Crude extract source to be tested was spotted on a 4×4 cm No. 1 Whatman filter paper and then left to dry for 1-2 min before being hung in the center at the upwind end of the wind tunnel. One Aedes aegyptii was released at the down wind end at a distance of 100 cm away from the bait. Mosquito movements, behavior and duration of each behavior in response to the pheromone source were recorded for a period of 15 min. This test was carried out in 20 replicates with a new Aedes aegyptii adult tested each time.
|Fig. 1:|| Y-tube olfactometer
|Table 1:|| Mosquito response was scored using the following conversion number
Statistical analysis: The data were subjected to statistical analysis for comparison analyzed by using statistical software (Sigma Stat V2.03). The values for behavior and mean were analyzed using one-way ANOVA for determination of variance ratio and least significant difference (LSD).
Gas Chromatography Mass Spectrometry (GCMS): GC-MS followed the protocol developed by Villas-Bôas et al.23. The sample for identification was injected into oven of GC-MS (Qp5050A) and the temperature was kept at 40°C for 5 min and then increased to 280°C at 10 min. This step was maintained at 280°C at 10 min. Helium gas was used as the carrier gas of Gas Chromatography. The helium gas was adjusted to 1.3 mL min1 for flow rate in mobile phase. The stationary phase was the BP5 capillary column. The BP5 column has the length of 29.0 m and diameter of 0.25 mm. The mass range at 80 and above was done for scanning. The combination of gas chromatography and mass spectrometer can further identified the compounds by checking the retention time of each detected compound and run again in Mass Spectrometer to determine the mass spectra.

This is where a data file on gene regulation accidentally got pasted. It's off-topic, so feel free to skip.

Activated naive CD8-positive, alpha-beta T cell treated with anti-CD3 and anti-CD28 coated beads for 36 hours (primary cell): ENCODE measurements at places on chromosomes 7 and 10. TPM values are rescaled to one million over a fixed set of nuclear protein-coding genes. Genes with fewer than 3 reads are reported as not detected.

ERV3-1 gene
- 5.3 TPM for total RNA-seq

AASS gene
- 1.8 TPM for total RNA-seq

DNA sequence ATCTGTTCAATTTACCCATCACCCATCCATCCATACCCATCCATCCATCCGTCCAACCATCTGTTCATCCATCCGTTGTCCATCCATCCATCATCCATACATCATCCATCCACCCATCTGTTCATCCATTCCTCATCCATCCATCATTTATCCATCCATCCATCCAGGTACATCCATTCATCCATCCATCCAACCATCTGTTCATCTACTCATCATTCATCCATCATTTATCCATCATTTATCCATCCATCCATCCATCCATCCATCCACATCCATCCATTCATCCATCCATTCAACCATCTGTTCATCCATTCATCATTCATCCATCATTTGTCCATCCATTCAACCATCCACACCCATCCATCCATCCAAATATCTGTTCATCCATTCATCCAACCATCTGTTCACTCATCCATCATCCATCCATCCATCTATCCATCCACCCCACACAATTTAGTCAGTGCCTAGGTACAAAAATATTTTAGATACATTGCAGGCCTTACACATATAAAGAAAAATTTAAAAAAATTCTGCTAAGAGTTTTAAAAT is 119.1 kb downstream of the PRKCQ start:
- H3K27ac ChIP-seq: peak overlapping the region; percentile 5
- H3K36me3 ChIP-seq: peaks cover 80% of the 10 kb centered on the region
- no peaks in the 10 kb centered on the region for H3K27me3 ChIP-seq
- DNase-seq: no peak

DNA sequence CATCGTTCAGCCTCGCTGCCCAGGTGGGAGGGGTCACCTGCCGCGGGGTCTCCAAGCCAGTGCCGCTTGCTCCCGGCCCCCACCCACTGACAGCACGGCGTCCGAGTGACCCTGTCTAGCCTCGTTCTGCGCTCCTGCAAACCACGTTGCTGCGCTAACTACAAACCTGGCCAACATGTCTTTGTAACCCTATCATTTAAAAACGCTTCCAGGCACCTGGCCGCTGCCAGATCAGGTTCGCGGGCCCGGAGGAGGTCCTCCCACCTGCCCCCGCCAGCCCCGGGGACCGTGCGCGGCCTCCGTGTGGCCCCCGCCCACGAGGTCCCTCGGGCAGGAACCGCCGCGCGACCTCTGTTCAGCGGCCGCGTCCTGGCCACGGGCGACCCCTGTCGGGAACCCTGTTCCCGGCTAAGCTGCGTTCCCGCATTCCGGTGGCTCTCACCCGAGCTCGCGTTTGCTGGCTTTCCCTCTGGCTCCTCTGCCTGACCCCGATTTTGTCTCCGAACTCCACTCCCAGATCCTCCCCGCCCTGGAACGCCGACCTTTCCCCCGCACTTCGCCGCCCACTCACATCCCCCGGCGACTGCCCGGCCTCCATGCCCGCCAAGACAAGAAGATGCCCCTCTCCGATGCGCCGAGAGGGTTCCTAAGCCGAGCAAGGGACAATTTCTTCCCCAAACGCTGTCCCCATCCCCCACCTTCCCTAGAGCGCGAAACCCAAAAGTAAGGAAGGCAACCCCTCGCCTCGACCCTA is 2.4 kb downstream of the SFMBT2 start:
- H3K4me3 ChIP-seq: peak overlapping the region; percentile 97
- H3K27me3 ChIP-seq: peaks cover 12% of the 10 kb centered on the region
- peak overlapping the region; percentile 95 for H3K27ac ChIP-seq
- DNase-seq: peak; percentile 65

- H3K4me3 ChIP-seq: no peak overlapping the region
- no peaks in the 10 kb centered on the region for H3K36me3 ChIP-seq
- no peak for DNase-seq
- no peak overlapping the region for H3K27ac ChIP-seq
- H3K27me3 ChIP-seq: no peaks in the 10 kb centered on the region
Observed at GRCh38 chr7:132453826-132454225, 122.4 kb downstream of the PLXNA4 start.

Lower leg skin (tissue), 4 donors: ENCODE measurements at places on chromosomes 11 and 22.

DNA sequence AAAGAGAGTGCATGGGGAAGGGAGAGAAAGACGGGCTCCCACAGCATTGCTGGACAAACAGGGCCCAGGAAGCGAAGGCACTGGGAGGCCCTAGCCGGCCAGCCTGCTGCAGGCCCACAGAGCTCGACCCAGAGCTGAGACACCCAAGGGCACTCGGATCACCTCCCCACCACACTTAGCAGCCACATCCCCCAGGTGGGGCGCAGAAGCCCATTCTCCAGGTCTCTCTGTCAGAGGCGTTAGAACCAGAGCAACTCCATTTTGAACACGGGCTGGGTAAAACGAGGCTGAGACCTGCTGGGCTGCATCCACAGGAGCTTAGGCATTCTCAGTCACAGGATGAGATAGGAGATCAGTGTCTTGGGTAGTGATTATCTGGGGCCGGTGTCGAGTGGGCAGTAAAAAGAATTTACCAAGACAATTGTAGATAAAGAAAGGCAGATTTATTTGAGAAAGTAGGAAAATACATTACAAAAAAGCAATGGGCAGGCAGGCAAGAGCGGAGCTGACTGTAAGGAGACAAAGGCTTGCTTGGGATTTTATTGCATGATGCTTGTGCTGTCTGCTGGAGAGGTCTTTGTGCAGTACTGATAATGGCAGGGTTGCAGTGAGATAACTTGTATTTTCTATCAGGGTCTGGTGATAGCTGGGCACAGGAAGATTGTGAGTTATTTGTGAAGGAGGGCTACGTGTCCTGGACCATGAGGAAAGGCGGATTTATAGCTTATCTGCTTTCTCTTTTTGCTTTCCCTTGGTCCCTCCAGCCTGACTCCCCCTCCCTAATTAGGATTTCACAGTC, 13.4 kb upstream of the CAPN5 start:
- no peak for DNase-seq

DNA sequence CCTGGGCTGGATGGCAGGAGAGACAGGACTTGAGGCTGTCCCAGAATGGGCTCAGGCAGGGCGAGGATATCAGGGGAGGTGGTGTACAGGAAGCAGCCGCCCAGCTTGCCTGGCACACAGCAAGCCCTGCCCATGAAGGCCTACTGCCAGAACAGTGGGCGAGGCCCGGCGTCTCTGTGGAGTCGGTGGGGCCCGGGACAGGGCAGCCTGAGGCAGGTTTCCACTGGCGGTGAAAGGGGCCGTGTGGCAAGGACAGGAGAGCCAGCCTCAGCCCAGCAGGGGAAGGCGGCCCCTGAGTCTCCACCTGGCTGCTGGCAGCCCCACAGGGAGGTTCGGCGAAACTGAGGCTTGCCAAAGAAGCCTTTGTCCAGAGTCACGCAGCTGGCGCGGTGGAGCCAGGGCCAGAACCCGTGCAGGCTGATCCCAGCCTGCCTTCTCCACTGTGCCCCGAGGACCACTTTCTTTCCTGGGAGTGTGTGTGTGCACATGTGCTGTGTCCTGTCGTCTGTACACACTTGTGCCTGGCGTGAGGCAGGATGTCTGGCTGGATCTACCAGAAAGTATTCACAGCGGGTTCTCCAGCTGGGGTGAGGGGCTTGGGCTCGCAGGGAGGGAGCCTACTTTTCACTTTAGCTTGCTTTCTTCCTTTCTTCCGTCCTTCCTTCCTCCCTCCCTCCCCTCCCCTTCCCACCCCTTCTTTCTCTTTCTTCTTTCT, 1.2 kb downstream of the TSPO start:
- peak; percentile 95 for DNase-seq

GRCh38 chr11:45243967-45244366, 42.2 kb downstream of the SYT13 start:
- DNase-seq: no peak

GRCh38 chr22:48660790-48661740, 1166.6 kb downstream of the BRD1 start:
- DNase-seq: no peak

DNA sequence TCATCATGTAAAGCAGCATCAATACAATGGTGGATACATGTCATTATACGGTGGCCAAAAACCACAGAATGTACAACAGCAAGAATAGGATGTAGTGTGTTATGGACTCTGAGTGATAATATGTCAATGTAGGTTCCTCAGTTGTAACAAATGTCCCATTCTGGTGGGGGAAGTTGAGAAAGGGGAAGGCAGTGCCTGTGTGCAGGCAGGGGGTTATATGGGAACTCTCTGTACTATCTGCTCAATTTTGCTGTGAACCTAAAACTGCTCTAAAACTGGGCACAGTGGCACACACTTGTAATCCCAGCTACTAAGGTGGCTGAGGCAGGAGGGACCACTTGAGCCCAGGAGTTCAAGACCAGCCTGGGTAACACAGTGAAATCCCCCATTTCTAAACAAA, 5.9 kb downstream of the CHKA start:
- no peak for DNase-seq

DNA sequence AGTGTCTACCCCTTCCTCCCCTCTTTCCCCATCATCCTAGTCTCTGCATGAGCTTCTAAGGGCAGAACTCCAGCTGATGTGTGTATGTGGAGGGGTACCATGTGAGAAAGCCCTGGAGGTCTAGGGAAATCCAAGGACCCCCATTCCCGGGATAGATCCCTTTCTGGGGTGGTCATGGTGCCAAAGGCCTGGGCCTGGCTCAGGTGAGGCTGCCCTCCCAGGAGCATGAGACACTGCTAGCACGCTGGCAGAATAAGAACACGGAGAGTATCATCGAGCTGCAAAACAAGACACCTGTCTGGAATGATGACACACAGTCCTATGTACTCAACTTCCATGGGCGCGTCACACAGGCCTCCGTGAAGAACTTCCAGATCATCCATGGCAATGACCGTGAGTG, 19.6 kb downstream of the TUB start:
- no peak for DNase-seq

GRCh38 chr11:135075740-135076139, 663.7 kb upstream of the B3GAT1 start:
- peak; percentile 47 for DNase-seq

Behavior of Aedes agyptii towards Nigella sativa source in dual choice olfactometer: The results of the bioassays using a dual-choice Y-shaped olfactometer to determine Aedes agyptii behavior for different concentration of Nigella sativa sources were summarized in Table 2. The test mosquito released at the vertical end (C) immediately flew (in less than 5 sec) avoiding the extract source at the end of the olfactometer arm (A). The test was replicated 25 times using a new mosquito each time. Table 2 showed that mosquito significantly avoiding the extract of black seed (χ2; p<0.001) to controls. Meanwhile, other extract of black seed with different concentration also had significant different from the control.
The treatments of empty vs. empty, control vs. empty, 250 vs. 500 ppm and 5000 and 10000 ppm shows no significant different. Meanwhile, the Table 2 showed that mosquito significant avoiding the extract of black seed on control vs. 250 ppm, control vs. 500 ppm, control vs. 5000 ppm and control vs. 10000 ppm at p<0.001.
Mosquito response towards different concentrations of extracts in different wind conditions in wind tunnel bioassay: In the control experiments, the mosquito upon release flew randomly without showing any specific flying pattern.
Response of Aedes agyptii
behavior towards Nigella sativa
sources in dual choice bioassay tested using chi-square test (p<0.001)
Response of mosquitoes Aedes agyptii towards different treatments under wind and no wind conditions at a distance of 100 cm in the wind tunnel using Dunnett test (p<0.05)
|*Alphabets following numbers shows significant different according Dunnett test|